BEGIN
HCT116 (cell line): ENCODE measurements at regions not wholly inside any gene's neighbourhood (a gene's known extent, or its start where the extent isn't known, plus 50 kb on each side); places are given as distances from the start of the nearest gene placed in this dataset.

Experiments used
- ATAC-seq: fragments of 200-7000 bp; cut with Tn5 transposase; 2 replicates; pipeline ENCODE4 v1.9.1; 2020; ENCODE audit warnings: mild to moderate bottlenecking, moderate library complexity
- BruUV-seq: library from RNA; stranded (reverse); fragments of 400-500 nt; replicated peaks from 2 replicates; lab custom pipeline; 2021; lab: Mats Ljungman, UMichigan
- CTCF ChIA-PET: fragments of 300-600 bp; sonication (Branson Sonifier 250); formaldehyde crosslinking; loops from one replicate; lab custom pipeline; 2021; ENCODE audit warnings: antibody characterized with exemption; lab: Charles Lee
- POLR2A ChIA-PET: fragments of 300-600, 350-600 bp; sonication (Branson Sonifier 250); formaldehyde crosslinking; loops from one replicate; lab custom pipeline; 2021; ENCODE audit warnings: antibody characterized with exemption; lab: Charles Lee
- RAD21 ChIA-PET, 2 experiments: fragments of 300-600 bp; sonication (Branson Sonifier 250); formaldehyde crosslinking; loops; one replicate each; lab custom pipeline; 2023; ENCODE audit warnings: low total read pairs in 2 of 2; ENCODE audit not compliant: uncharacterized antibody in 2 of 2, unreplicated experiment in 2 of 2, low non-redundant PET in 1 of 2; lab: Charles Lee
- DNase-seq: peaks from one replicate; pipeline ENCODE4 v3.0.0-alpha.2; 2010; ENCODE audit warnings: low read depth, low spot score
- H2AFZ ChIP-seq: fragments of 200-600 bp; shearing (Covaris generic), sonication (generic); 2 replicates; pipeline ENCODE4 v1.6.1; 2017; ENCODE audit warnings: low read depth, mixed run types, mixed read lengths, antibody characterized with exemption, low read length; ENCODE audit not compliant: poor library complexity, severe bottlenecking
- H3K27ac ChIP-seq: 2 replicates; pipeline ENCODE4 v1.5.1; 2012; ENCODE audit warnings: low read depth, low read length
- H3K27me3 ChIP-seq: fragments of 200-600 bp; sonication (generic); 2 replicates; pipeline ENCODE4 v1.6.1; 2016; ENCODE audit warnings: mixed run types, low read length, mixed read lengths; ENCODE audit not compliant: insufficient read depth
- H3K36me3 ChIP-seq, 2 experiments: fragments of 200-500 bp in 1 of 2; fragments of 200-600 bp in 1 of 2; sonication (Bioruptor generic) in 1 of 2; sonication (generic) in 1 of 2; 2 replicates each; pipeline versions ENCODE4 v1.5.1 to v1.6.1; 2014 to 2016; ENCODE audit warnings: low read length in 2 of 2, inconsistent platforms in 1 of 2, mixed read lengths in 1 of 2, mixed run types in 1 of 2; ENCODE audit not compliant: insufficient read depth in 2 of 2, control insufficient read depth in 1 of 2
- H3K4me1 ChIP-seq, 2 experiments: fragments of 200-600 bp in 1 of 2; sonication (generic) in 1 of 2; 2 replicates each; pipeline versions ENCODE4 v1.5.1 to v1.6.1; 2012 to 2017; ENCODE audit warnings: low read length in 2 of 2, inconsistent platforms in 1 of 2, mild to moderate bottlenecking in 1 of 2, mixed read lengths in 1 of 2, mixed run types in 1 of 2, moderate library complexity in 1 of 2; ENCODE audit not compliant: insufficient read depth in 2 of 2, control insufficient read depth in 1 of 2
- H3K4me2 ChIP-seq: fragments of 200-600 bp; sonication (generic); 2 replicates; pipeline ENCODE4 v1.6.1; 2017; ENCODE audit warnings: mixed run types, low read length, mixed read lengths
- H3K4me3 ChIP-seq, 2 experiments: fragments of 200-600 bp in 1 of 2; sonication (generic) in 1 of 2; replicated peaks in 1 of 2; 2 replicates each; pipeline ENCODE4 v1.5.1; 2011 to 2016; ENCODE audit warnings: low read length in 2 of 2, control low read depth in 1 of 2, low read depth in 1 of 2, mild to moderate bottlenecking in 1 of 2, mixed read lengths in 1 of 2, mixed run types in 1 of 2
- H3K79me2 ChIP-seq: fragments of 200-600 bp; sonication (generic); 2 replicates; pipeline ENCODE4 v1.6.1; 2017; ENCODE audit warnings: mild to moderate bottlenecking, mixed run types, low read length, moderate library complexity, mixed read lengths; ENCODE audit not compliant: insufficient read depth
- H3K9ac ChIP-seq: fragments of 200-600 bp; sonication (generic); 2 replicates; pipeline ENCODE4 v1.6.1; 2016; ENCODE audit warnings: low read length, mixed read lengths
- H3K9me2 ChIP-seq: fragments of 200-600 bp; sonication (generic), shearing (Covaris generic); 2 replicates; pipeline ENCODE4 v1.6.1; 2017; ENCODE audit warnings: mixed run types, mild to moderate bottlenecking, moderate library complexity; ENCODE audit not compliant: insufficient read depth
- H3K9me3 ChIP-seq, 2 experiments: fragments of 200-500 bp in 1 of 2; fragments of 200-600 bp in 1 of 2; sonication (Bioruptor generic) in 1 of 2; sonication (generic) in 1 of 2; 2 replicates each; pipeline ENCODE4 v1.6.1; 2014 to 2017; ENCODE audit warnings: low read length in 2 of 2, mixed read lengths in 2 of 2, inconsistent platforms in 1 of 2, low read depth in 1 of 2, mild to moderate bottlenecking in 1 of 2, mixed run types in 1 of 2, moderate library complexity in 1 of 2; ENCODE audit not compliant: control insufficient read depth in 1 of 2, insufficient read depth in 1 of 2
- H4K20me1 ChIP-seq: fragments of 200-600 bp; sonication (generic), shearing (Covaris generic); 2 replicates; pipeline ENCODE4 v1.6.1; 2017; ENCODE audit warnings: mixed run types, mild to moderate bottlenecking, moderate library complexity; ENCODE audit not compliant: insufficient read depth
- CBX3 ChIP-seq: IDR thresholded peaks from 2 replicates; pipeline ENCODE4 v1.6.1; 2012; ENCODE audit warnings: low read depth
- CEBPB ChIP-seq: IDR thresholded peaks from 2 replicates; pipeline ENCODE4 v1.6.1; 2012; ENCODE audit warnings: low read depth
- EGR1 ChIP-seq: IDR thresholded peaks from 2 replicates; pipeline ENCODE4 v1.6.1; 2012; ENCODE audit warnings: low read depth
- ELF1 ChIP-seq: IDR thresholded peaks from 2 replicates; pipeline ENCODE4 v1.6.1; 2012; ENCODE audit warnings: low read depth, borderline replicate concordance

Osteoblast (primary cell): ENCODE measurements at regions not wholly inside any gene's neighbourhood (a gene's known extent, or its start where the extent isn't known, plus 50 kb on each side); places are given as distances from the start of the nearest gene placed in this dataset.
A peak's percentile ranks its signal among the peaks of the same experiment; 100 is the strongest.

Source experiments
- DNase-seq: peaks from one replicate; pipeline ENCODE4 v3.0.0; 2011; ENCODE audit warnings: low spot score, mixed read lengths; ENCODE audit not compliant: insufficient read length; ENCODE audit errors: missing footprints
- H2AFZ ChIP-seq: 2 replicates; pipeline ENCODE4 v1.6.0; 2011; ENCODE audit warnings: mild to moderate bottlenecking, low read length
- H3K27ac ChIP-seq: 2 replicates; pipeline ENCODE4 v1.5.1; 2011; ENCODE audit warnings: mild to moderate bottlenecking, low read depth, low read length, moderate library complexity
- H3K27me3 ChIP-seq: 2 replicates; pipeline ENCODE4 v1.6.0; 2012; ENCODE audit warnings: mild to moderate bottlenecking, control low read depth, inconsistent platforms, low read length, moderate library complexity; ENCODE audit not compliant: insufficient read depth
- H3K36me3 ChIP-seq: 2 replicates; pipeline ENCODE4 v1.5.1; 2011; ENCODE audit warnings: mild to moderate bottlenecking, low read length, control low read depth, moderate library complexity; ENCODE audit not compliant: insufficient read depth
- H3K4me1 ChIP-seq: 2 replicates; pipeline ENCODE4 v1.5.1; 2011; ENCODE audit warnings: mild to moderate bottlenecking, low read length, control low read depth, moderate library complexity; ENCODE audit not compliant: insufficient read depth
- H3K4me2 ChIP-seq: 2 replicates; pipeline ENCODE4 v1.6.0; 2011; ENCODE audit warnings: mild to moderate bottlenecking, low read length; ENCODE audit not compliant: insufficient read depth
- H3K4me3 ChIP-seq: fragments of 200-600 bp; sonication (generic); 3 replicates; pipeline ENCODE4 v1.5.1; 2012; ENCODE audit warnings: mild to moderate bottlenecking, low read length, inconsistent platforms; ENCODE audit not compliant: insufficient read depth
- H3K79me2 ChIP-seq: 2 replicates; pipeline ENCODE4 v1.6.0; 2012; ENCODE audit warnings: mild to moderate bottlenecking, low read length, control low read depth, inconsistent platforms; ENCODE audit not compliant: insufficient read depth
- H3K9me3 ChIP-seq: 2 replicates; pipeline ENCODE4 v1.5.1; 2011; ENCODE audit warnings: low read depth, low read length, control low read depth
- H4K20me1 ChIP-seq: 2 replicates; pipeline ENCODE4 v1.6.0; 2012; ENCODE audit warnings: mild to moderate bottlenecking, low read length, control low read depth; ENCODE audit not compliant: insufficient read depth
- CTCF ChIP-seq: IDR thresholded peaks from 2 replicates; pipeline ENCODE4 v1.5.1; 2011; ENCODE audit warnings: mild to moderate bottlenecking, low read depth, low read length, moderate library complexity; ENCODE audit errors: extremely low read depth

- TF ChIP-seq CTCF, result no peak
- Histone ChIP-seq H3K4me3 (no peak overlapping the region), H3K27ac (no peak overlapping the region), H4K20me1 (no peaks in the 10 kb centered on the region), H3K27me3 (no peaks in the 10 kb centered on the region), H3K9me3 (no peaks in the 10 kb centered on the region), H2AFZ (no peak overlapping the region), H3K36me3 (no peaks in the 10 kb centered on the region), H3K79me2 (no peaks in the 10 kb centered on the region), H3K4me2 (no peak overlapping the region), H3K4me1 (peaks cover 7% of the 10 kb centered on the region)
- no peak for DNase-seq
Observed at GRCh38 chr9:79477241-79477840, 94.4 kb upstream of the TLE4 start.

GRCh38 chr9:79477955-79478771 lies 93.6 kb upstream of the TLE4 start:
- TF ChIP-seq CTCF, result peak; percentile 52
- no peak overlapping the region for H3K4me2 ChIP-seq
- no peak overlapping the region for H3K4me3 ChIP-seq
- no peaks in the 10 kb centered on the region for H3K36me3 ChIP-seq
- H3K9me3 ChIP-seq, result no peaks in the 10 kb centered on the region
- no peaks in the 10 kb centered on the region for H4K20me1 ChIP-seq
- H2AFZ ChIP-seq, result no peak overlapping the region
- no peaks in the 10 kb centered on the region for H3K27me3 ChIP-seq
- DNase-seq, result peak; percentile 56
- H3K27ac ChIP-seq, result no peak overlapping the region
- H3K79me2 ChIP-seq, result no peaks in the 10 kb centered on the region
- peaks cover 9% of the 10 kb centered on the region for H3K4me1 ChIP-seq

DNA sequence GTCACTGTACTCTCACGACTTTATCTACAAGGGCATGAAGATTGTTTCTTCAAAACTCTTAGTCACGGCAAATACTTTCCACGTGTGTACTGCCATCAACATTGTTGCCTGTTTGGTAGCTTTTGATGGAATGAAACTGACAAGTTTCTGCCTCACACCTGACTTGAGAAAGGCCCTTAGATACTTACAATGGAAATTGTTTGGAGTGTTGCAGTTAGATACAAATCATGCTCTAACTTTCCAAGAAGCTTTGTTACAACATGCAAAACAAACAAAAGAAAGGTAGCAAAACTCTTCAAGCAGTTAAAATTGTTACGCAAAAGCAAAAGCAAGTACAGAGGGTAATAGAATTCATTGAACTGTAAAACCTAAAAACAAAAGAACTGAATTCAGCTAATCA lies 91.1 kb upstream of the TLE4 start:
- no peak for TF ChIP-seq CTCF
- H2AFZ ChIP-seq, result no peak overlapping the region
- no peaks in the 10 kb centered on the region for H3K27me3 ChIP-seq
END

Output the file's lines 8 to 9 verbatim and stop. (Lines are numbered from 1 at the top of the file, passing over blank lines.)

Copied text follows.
- DNase-seq: peaks from one replicate; pipeline ENCODE4 v3.0.0-alpha.2; 2010; ENCODE audit warnings: low read depth, low spot score
- H2AFZ ChIP-seq: fragments of 200-600 bp; shearing (Covaris generic), sonication (generic); 2 replicates; pipeline ENCODE4 v1.6.1; 2017; ENCODE audit warnings: low read depth, mixed run types, mixed read lengths, antibody characterized with exemption, low read length; ENCODE audit not compliant: poor library complexity, severe bottlenecking